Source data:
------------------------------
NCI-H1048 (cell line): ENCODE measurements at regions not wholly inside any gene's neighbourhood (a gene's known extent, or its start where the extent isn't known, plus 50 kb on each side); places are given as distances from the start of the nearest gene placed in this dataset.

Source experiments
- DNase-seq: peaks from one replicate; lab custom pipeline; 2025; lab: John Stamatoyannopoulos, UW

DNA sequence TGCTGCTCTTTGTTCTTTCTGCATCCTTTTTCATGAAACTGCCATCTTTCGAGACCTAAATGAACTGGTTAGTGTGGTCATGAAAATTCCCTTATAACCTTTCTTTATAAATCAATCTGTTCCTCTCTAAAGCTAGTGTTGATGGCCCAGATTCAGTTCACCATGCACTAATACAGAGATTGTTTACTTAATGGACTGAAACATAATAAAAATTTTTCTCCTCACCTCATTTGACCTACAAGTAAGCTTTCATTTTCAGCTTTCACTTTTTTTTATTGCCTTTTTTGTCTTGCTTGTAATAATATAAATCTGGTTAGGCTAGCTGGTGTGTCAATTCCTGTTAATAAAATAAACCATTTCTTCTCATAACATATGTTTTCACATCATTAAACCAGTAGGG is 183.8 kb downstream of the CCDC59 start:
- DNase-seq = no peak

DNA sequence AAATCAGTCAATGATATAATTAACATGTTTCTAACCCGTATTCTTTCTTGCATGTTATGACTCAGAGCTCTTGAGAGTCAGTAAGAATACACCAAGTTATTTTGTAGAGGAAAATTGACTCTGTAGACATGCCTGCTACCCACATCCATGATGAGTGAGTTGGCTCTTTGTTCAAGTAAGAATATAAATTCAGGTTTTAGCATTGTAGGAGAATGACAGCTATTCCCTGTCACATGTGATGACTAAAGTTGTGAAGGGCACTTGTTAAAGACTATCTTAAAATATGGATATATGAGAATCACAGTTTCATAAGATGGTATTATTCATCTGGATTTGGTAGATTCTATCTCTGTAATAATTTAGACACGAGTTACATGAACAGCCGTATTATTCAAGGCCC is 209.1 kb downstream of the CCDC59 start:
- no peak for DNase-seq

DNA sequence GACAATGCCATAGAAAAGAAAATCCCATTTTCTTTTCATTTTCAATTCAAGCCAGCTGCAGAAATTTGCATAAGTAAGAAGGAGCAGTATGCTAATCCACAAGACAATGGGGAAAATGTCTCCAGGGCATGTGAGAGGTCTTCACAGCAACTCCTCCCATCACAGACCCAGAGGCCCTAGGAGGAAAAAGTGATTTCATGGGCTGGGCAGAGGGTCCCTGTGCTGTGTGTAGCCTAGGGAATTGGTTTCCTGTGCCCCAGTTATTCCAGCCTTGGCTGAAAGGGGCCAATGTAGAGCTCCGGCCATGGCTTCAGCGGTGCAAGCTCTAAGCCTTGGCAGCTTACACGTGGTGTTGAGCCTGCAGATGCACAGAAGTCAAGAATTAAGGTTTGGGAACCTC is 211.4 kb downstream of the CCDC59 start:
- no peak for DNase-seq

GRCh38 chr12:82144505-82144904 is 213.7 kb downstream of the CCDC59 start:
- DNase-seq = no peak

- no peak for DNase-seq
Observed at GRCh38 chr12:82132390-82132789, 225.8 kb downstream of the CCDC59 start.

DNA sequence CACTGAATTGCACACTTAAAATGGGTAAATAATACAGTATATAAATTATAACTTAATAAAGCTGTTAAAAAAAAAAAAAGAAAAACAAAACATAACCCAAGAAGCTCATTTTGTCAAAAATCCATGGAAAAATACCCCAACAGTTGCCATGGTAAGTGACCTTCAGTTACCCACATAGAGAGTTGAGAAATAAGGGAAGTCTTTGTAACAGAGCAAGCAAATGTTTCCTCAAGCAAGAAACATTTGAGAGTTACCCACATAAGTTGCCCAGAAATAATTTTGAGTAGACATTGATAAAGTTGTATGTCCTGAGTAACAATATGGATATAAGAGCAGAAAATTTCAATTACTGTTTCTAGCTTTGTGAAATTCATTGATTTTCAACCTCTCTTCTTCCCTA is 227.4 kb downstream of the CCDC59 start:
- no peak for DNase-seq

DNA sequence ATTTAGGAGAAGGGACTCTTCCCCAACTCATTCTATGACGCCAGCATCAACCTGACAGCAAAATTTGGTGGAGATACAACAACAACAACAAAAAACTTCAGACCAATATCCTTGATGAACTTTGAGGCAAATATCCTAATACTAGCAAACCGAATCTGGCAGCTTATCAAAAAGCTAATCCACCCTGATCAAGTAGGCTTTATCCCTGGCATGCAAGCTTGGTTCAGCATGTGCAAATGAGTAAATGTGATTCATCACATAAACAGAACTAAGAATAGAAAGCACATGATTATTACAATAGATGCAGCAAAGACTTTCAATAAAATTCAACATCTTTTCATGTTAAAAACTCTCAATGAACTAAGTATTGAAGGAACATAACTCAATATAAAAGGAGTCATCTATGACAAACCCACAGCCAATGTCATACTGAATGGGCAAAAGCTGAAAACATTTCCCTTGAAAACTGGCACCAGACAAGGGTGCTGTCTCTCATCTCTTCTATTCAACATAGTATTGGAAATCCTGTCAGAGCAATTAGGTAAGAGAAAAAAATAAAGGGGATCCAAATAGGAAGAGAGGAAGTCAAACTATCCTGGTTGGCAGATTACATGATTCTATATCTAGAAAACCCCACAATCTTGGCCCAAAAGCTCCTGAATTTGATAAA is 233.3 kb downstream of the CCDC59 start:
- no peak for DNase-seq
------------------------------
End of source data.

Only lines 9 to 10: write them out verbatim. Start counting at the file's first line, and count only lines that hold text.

- no peak for DNase-seq

GRCh38 chr12:82144505-82144904 is 213.7 kb downstream of the CCDC59 start: